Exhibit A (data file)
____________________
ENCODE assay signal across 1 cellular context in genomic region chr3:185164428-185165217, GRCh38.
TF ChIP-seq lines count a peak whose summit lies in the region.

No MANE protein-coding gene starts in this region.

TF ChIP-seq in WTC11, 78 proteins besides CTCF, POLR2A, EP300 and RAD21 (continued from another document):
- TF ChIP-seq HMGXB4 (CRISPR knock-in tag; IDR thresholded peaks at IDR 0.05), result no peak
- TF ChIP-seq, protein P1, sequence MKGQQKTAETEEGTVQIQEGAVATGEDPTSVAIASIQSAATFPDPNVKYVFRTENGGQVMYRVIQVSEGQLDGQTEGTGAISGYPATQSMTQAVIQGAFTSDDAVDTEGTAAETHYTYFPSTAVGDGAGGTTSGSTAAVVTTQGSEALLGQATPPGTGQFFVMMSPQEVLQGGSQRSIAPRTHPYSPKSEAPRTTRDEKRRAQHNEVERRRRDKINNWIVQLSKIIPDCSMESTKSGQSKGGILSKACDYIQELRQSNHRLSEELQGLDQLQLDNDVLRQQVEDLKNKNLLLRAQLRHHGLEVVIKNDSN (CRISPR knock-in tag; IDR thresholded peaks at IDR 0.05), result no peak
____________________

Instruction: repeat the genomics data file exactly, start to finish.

ENCODE assay signal across 1 cellular context in genomic region chr3:185164428-185165217, GRCh38.
TF ChIP-seq lines count a peak whose summit lies in the region.

No MANE protein-coding gene starts in this region.

TF ChIP-seq in WTC11, 78 proteins besides CTCF, POLR2A, EP300 and RAD21 (continued from another document):
- TF ChIP-seq HMGXB4 (CRISPR knock-in tag; IDR thresholded peaks at IDR 0.05), result no peak
- TF ChIP-seq, protein P1, sequence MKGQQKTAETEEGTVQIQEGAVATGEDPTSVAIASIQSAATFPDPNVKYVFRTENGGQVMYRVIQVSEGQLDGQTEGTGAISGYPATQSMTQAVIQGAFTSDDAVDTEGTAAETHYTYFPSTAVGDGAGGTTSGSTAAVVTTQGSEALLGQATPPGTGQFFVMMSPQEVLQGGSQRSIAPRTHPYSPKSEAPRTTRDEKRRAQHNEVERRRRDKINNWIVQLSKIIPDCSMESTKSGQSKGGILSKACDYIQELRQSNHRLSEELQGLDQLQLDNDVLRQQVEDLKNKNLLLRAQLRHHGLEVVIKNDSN (CRISPR knock-in tag; IDR thresholded peaks at IDR 0.05), result no peak